>>
>>         if( n < 2)
>>                 return n;
>>         return fib(n-1) + fib(n-2);
>> }
>>
>> It doesn't work of course, as I am in a template and trying to 
>> "return"
>> something.
>>
>> CTFE? Is that "compile time function evaluation"? If yes, it's 
>> really
>> slow...
>
>> If I try:
>> static x = fib(40); // fib is a normal function
>>
>> it takes forever and makes my pc run really slowly.
>
> Well, you're using the worst possible algorithm to calculate 
> Fibonacci
> (exponential time), so it's no wonder it's taking foverer :)
> Then, you've to know that CT calculation is far slower than 
> runtime
> calculation. My experience on this is about an order of 
> magnitude
> slower, and even more. On the machine I'm currently on, fib(30) 
> is
> calculated instantaneously at runtime, but it takes 4-6s at CT.
> Fib(40) aloready takes 4-6 s at runtime, so I won't test at CT 
> :)
>
> To come back to your question. __ctfe should be used with a 
> standard
> (non-static) if.
> Here I implement to Fibonacci algos, one linear in n at CT, one
> exponential ar RT.
> That's just to show that a good algo at CT can run circles 
> around a
> bad algo at RT.
> At compile-time, getting fib(100) is instantaneous, while 
> getting only
> fib(40) at RT takes a few seconds on my machine.
>
> import std.conv: to;
> import std.stdio;
>
> long fib(size_t n)
> {
> 	if(__ctfe) // compile-time, linear, sustained development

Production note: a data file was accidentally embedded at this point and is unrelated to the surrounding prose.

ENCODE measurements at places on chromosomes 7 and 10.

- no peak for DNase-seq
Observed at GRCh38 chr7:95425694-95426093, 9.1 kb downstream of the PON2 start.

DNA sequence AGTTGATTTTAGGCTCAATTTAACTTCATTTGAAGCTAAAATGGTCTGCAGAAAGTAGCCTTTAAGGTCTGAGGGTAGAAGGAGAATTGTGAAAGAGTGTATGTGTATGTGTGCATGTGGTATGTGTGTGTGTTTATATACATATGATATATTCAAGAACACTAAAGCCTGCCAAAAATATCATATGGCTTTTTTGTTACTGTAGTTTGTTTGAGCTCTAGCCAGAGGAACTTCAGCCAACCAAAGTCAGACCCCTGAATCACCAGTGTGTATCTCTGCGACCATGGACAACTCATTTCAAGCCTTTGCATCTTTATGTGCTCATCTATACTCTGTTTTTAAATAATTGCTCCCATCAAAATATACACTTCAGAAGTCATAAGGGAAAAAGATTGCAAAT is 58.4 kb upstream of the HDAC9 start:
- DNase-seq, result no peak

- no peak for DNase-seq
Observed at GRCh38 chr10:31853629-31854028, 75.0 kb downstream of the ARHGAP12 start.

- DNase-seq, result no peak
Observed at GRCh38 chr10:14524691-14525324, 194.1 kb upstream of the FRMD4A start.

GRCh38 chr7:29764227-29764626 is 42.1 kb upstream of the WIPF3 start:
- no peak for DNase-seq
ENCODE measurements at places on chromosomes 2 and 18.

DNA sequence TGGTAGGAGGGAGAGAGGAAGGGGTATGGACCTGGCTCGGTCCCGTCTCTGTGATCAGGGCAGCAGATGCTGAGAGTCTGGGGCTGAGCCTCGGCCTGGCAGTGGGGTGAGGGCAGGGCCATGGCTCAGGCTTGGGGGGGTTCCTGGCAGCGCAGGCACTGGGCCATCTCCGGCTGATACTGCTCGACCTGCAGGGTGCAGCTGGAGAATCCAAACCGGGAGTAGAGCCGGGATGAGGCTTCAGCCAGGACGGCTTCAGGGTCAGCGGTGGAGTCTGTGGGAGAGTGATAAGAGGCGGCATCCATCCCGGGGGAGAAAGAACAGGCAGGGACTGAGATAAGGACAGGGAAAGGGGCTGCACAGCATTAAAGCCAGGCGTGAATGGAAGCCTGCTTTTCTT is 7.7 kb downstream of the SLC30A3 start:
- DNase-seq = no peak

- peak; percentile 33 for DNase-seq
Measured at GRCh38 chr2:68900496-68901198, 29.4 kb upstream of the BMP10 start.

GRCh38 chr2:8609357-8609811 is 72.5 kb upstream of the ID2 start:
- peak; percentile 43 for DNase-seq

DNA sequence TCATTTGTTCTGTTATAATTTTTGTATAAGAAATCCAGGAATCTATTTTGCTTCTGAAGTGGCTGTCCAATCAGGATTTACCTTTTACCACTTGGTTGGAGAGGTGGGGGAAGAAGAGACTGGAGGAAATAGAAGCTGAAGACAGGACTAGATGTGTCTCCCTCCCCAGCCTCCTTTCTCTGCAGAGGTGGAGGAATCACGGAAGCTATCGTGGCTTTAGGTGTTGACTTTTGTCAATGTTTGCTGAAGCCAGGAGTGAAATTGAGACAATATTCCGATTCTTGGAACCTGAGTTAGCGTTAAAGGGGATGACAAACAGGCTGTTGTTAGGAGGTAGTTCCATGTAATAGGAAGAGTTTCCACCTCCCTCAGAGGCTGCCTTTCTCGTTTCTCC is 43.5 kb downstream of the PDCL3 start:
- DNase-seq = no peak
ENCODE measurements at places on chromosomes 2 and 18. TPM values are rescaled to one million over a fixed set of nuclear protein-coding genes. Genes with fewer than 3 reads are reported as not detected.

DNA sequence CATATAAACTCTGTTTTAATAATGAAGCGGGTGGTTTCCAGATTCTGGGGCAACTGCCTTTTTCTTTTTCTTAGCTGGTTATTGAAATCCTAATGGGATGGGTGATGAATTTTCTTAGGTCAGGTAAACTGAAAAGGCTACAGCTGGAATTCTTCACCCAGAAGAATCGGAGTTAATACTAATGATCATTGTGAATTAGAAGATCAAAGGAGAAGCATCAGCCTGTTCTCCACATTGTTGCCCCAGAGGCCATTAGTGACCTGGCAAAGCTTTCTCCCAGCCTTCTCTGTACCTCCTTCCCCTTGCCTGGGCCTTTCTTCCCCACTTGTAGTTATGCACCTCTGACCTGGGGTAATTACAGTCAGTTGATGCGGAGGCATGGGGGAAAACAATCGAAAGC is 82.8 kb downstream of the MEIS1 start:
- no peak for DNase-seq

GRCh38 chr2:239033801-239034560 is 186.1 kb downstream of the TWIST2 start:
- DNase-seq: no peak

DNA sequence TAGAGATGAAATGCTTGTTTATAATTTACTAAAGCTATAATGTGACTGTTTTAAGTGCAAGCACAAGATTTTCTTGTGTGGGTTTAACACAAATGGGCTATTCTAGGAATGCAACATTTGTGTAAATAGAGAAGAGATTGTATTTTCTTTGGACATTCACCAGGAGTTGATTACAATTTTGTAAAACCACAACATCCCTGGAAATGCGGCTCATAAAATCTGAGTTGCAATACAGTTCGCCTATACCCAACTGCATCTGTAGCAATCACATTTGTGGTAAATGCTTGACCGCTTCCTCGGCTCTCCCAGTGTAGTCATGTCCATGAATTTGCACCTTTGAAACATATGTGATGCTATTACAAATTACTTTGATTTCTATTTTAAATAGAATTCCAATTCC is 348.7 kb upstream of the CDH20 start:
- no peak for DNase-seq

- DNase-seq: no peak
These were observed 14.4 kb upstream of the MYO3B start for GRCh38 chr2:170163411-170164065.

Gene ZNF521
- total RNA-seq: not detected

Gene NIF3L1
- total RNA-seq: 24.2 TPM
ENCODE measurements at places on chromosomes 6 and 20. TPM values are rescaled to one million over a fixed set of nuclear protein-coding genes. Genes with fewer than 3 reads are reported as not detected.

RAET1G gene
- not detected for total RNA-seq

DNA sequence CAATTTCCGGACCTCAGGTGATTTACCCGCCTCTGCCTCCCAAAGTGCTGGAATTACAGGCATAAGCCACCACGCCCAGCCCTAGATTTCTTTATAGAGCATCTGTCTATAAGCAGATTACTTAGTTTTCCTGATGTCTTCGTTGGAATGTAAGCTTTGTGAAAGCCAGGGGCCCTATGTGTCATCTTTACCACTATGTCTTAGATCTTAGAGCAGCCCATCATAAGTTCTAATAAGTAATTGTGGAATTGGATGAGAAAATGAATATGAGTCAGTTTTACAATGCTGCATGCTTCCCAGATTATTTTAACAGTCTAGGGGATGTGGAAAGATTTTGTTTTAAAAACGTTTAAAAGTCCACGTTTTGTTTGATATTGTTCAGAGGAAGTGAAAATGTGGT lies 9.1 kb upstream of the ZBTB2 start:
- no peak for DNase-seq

> 	{
> 		long[] temp = new long[](n+1); // dynamic array during CTFE, 
> D rox
> 		temp[0] = 1;
> 		temp[1] = 1;
> 		size_t p = 1;
> 		while (p < n)
> 		{
> 			++p;
> 			temp[p] = temp[p-1]+temp[p-2];
> 		}
> 		return -temp[p]; // '-' as an indication that this indeed 
> took place at CT
> 	}
> 	else // runtime, exponential, woohoo baby!
> 	{	
> 		if (n == 0 || n == 1)
> 		        return 1;
> 		else
> 			return fib(n-1)+fib(n-2);
> 	}
> }
>
> void main()
> {
> 	enum f1 = fib(100); // CT
> 	pragma(msg, "At CT, fib(100) = " ~to!string(f1)); // will be < 
> 0 as a flag
> 	auto f2 = fib(40); // RT
> 	writeln("At RT, fib(40) = ", f2);
> }
>
> Don't try fib(100) at runtime!



Thank you for your reply!

Haha, yeah, I knew I was using the worst possible algorithm. It 
was just for testing... I'm never going to use ctfe with 
algorithms of that complexity again!

Ok, so I can use if(__ctfe) to define different behaviour(or not) 
at compile time than at runtime. The way I want to use it, 
however, I don't have to:

import std.stdio;

void main()
{
	ulong f1 = fibonacci(50); // calculated at runtime
	static f2 = fibonacci(50); // calculated at compile time
	
	writeln(f);
}

// calcuated at O(1) woohoo!
ulong fibonacci(ulong n)
{
	import std.math;
	
	double
		r0 = (1 + sqrt(5.0)) / 2.0,
		r1 = (1 - sqrt(5.0)) / 2.0,

		a =  1.0 / sqrt(5.0),
		b = -1.0 / sqrt(5.0);

	// fn = a*r0 + b*r1
	return cast(ulong)(a * pow(r0, cast(double)n) + b * pow(r1, 
cast(double)n));
}


What I was really looking for was to do something like the way 
std.math.sin works. I read somewhere that if the argument is 
available at compile time, it evaluates the result at compile 
time.
So, if I do:
double f = sin(0.5); // calculated at compile time or not?

If it is calculated at compile time, how do I do it for my own 
functions?
If not, I guess the only way is to use static or enum like you 
guys showed me.